Prof. Hansuli Matter
What does a typical working day involve for you?
Working in education is also a question of working out relationships in a fast-evolving field. The educational practice currently changes as rapidly as the actual subject of teaching and research – i.e. design – itself. In this highly dynamic environment, I regularly negotiate positions, practices and strategies – it’s an essential part of my daily work. This involves a lot of conversations, conceptual work and the communication of positions.
Where at the ZHdK can you be found?
The Toni Areal site offers many locations which inform and support my work. This wide variety of spatial qualities is something I really appreciate. In addition to that, there are the digital meeting spaces which have become increasingly more prevalent, but also force us to think about which formats are most suitable for which settings – locally or remotely, collectively or individually. Personally, I very much like the roof garden and the «Stammtisch» area [communal tables]. Both places have their own distinctive qualities.
Which topics are you focussing on at the moment?
Design speaks the language of aesthetics and concerns itself with innovation in a curious and playful way. At first glance, this may seem like a naive approach, but it opens up an intriguing range of possibilities which other disciplines just don’t have. In conjunction with critical reflections about the effects of design in terms of social, ecological and economic sustainability, it’s a highly relevant discipline that manifests itself and takes responsibility for the future. Relevancy is therefore the highest-priority topic for me – not «nice to have» but «urgent to do» is what’s important here.
What motivates you?
Learning is living. I’m very curious but also a patient person. It’s fascinating to work in an educational institution such as the ZHdK because it is so multi-faceted. It brings together very different disciplines, people and practices. I’m interested in potential connections, the idea of the collective, but also in risk-taking. Art means risk; irritations and resistance inspire me. In addressing them, I can learn a lot about myself and don’t remain confined to my small safe world.
Who would you like to work with one day?
In my role as head of the Department of Design, I have the privilege of working with a highly diverse range of people in very different contexts, including at an international level. This lived diversity is something I really value. My ideal collaborator is someone who keeps surprising me and challenges me to question my own position.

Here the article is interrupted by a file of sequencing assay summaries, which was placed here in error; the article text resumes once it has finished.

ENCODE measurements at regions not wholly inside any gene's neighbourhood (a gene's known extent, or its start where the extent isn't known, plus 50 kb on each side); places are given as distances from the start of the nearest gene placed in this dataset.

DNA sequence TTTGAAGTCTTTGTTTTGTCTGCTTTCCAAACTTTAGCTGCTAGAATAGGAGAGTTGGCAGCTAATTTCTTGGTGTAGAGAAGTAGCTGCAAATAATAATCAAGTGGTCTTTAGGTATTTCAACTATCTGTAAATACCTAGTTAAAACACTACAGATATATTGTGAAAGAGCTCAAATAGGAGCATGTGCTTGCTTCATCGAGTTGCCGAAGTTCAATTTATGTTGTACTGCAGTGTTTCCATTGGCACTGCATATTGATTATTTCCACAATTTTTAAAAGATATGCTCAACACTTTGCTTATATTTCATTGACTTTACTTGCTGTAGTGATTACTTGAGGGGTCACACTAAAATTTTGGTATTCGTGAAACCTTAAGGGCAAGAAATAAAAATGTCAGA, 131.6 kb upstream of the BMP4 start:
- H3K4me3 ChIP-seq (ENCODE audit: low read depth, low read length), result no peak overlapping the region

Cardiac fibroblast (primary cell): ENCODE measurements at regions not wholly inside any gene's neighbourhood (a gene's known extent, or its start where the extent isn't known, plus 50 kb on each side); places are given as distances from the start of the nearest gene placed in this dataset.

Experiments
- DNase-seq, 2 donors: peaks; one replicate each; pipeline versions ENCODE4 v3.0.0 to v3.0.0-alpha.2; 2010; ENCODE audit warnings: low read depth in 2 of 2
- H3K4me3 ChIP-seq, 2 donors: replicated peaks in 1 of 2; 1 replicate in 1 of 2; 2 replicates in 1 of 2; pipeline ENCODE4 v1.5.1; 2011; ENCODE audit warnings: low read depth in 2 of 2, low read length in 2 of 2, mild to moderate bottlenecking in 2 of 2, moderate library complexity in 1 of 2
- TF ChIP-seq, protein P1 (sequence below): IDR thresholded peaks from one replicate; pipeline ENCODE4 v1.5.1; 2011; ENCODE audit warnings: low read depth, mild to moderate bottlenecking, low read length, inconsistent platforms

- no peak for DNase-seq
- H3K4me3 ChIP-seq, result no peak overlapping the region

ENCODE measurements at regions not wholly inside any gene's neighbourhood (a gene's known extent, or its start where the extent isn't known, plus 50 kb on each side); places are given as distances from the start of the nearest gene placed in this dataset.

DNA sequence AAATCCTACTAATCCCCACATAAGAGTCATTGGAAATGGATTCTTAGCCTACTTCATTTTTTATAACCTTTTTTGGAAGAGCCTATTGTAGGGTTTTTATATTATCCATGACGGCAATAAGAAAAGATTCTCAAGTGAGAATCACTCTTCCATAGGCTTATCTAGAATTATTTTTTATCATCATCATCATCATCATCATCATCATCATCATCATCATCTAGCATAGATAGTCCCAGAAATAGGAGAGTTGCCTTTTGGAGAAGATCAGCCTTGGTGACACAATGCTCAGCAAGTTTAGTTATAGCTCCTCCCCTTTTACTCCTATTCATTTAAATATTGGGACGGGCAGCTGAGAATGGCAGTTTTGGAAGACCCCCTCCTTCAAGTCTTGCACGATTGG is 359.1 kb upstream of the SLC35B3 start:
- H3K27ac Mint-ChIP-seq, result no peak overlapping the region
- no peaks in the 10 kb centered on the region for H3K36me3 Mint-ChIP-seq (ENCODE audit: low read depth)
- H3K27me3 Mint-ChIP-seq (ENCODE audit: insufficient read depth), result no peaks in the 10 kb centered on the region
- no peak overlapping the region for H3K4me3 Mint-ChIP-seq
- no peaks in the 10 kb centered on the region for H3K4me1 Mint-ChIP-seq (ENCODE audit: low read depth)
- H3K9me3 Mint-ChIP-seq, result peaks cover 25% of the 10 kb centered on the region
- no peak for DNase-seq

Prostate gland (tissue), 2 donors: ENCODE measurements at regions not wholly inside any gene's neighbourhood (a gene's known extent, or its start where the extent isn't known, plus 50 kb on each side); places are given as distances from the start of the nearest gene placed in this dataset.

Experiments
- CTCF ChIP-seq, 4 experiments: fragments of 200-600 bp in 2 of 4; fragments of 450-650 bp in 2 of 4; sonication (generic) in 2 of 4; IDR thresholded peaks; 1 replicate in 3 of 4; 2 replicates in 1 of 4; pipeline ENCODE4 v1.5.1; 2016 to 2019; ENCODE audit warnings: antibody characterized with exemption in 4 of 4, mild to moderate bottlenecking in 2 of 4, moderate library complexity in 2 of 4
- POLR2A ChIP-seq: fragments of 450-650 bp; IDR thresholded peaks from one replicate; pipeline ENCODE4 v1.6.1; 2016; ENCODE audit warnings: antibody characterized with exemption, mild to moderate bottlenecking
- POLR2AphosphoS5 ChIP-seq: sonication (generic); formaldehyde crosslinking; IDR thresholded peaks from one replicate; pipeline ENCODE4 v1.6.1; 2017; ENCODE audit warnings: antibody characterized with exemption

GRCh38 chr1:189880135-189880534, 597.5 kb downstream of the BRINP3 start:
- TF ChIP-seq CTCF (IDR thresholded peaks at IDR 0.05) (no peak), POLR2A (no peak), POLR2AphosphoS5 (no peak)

With whom would you like to switch roles for half a year?
That’s an interesting but also difficult question, since I’ve just acquainted myself with my new position as head of the Design Department of an internationally known educational institution, and really appreciate my work. What would appeal to me is the role of a researcher focussing on a very specific aspect of art and design. I would then examine subjects such as the effects of new technologies on society. What happens to democracy, teaching, and with individual biographies in the context of innovations in technology and life sciences?
What is your personal definition of design?
Design as a stable construct does not exist. Design is about experiment, change and assertion. That’s why the designer behind the artefact is more important than a polished design manifesto, because the attitude of the creatives behind the design is more relevant. I love the different facets of design which are shaped by personalities. The responsibility of design is global, integral and interdisciplinary. In the face of this, renouncing design can also be one possible attitude.
Where do you see the Department of Design in 2050?
Looking into a crystal ball is definitely not one of my foremost strengths, but I can express a wish. By 2050, design should be a cultural practice that makes an essential contribution to social, technological and ecological matters – in a sustainable, innovative and also aesthetic way. The design of objects will just be one dimension in this. The future is certainly going to be hybrid, and that doesn’t require a crystal ball.